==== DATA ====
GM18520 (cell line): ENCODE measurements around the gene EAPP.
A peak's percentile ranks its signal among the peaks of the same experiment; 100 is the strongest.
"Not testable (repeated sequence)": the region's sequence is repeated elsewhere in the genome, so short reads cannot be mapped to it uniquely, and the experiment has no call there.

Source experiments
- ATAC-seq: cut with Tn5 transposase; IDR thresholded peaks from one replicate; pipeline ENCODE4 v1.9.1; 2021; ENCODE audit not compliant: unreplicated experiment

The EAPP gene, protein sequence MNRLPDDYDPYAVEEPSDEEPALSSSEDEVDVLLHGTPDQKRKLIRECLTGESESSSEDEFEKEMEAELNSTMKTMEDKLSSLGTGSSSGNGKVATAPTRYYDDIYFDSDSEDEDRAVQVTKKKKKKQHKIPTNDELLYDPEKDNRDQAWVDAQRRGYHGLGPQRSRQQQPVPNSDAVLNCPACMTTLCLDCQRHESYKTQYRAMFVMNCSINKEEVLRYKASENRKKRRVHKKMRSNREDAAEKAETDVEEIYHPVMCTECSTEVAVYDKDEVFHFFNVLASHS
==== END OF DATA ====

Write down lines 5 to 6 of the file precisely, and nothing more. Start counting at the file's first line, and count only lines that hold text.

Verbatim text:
- ATAC-seq: cut with Tn5 transposase; IDR thresholded peaks from one replicate; pipeline ENCODE4 v1.9.1; 2021; ENCODE audit not compliant: unreplicated experiment

The EAPP gene, protein sequence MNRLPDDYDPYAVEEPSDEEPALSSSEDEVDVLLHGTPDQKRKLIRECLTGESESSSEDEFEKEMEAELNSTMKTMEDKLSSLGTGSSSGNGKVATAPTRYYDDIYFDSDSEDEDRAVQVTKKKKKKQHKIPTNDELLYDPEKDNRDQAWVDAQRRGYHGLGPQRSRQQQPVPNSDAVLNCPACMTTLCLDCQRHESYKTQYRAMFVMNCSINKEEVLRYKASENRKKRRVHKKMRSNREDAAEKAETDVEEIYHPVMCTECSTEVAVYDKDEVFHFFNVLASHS